All the best,


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I would get your back checked.

Don't assume it is due to a tipped uterus. This isn't a normal symptom of that.

Generally a retroverted uterus doesn't cause any pain or anything. Can haave some implications during menses or pregnancy.

Not so much day to day.

I think any pain/stress could make POTS worse.


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I don't think your tipped uterus is the cause of your back problems. You see your uterus does not tilt back onto your spine. Behind your uterus is some of your colon and then your kidneys. I know this because I suffered with a severely tipped uterus until I had my hysterectomy. My tipped uterus never caused me problems unless I was having intercourse or during my pregnancy's. And even then I never had back pain I sufffered with severe cramping in the lower pelvic area. I never suffered from dysautonomia symptoms throughout my uterus years. However, the older i got and the more pregnancy's i had caused my uterus to become so weak that it finally collapsed on my colon and i was unable to have a bowel movement. That's how we knew what was wrong. It was at that point that the uterus was removed. And it was still another 12 years before my dysautonomia appeared. but even when the uterus fell completely backwards i never had back pain all my pain was located in the front lower pelvic area.

Maybe you should go back to your doctor and ask to have a back work-up done. To see if your back problem is related to a slip disc or even arthritis of the spine. I'm still not sure that even these things would cause your POTS, but that is something you could ask a back specialist or a neurologist.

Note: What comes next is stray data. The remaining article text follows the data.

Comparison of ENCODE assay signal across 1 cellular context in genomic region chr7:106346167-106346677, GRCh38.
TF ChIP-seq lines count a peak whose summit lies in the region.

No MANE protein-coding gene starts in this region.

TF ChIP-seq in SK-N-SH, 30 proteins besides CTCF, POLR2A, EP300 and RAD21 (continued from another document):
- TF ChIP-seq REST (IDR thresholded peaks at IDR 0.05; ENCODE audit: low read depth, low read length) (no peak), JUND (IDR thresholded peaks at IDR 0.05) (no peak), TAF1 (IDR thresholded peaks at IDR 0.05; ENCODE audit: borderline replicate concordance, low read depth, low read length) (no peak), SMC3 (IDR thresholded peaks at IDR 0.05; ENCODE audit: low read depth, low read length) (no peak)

As for the POTS getting worse with age, it may be from just getting older. I have read that in some people there symptoms can get worse as they age, and for others it can get better. Or maybe it is getting worse becasue of something that you are doing in your life at this point in time. It may also be because as we age our bodies change and the meds we have been taken for years may have to be adjusted to meet the changes taking place in our bodies. So, these maybe some things you may want to bring up to your doctor.

I hope you find your answers or at least get your back pain under control.

Best wishes to You,


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Thanks everyone for your replies. They have been very helpful! It explains why I had such pain during my pregnancies. I am interested in the connection between EDS and tilted womb though. Looking back I wonder if some of my other symptoms I've had to cope with, relate to EDS. I am not double jointed as such but I have muscles and ligaments which pull out very easily and have caused me extreme pain on exercise. I used to go over on my ankle a lot when I was young and could hardly walk on it but it was put down to having a weak ankle. My pelvic ligaments were so painful during pregnancy, I could barely walk, sleep or sit for the pain. I was in total agony but I have never really thought to associate this with EDS.

When I saw Prof. Mathias in London about my Pots, he said to me '' I take it you have hyper mobility/ loose joints,'' I said no to this as I have always felt myself to be more stiff and arthritic like. But thinking about it now, maybe I should have told him more about my past muscular/joint problems. I know this is going on to a different thread and I might have to post again but was wondering how EDS affects people here and do you have to be double jointed to have it? Thanks again, Helen